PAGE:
After eleven years of litigation, the Appellate Division, Second Department, has upheld the claims of five homeowner association plaintiffs to own the ocean beach areas adjacent to their developments, and has prohibited the Trustees and Town of East Hampton from issuing beach driving and parking permits over those beaches, in Seaview at Amagansett v. Trustees of Freeholders and Commonalty of Town of East Hampton.
The area in question, commonly referred to as the “truck beach,” was part of large tract of land that had been purchased from the Trustees by Arthur Benson in 1882. The five homeowner associations were successors to a portion of Arthur Benson’s estate, including most of the beach area in question. Though the beach has been privately owned since 1882, the Trustees and Town of East Hampton claimed, over a century later, that they had the right to allow the general public to use this private property for beach driving and parking. In 2009, when the intensity of the parking and driving became a serious health and safety hazard for the homeowner associations, they joined together and commenced an action seeking a judgment declaring that they are the lawful owners of the beach area in question and that the Trustees and Town of East Hampton had no right to allow the general public onto this private property for beach driving and parking. The case reached trial in 2016, and the trial court originally ruled in favor of the Trustees and Town.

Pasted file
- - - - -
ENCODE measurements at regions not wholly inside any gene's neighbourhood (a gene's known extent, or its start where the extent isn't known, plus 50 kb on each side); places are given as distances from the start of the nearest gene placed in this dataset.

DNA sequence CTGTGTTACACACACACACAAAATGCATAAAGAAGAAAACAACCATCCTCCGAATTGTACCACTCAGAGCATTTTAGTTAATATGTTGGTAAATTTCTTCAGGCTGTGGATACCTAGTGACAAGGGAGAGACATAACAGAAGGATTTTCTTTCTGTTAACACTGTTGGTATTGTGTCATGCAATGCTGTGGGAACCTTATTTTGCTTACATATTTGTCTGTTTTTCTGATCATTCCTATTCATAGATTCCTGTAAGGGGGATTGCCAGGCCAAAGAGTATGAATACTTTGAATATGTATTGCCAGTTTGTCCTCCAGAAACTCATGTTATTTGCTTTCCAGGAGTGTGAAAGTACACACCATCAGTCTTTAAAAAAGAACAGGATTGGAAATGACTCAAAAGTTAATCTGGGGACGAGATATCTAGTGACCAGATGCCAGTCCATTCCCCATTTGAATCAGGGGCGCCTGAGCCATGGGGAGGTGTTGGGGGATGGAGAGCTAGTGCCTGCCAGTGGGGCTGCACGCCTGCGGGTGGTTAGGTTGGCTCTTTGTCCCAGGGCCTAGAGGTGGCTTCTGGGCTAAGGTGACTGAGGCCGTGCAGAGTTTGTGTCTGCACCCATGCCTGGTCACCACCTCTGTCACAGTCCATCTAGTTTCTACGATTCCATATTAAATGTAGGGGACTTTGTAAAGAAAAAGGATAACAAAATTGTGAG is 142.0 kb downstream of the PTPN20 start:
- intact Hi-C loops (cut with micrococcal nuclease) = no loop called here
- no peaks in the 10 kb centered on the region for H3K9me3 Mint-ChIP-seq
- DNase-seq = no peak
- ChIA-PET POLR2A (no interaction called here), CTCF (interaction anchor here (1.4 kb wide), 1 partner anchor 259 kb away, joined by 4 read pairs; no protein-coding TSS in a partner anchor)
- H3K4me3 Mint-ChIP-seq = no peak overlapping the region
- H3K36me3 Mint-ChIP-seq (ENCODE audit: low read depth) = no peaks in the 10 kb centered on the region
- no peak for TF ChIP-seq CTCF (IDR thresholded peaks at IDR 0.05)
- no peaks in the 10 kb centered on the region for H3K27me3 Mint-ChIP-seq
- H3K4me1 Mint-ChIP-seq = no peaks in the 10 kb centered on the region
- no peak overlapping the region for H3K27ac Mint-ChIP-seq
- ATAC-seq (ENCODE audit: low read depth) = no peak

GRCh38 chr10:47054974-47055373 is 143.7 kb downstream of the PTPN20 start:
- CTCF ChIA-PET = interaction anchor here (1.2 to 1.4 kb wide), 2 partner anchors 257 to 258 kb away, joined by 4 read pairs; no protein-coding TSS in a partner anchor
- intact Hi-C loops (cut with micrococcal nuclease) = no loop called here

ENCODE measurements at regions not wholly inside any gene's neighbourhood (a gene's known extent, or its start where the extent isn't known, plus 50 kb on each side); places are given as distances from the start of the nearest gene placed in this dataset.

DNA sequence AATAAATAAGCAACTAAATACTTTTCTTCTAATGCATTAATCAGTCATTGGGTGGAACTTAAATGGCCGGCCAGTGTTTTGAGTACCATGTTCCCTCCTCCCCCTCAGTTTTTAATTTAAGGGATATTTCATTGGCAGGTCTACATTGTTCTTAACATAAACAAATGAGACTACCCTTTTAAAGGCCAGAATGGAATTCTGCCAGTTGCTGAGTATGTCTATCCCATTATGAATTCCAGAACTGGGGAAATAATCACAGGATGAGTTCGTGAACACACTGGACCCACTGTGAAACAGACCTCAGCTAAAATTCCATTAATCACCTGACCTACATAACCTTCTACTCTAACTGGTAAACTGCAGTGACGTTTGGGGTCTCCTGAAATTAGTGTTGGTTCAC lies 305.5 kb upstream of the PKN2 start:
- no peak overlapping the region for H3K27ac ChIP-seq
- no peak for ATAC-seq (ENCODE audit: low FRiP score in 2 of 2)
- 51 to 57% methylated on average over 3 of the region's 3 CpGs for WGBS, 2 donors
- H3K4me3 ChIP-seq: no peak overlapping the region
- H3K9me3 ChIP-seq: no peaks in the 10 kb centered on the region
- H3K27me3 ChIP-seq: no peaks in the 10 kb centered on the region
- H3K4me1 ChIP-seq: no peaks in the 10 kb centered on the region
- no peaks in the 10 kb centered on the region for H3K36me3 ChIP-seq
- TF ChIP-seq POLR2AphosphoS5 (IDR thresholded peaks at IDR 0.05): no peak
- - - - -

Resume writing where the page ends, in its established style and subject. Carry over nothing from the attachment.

On appeal, the Appellate Division disagreed with the trial court and concluded that the plaintiffs did in fact prove that they owned the beach areas in question and were entitled to an injunction prohibiting the beach driving and parking being allowed by the Trustees and Town. With respect to the question of ownership, the Appellate Division found that the plaintiffs “produced all of the deeds in those respective chains of title, beginning with the Benson Deed, which is common to all of the homeowners associations’ chains of title,” and the plaintiffs therefore “established… that they owned title in fee simple absolute to the disputed portion of their respective properties.”
The Appellate Division also rejected the Trustees’ and Town’s theory that the beach driving and parking could be justified under a certain “reservation” in the original 1882 deed, which “reserved to the inhabitants of the Town of East Hampton the right to land fish boats and netts to spread the netts on the adjacent sands and care for the fish and material as has been customary heretofore…” “Rather,” the Court reasoned, “the reservation is in the nature of an easement allowing the public to use the homeowners associations’ portion of the beach only for fishing and fishing-related purposes, as contemplated by the plain wording of the reservation.” As a result, the Court concluded that “the reservation does not confer upon the Town and Trustees lawful governmental or regulatory power to issue permits allowing members of the public to operate and park vehicles on any portion of the beach owned by the homeowners associations.”
The Appellate Division remanded the matter back to the trial court for the entry of a final judgment against the Town and Trustees.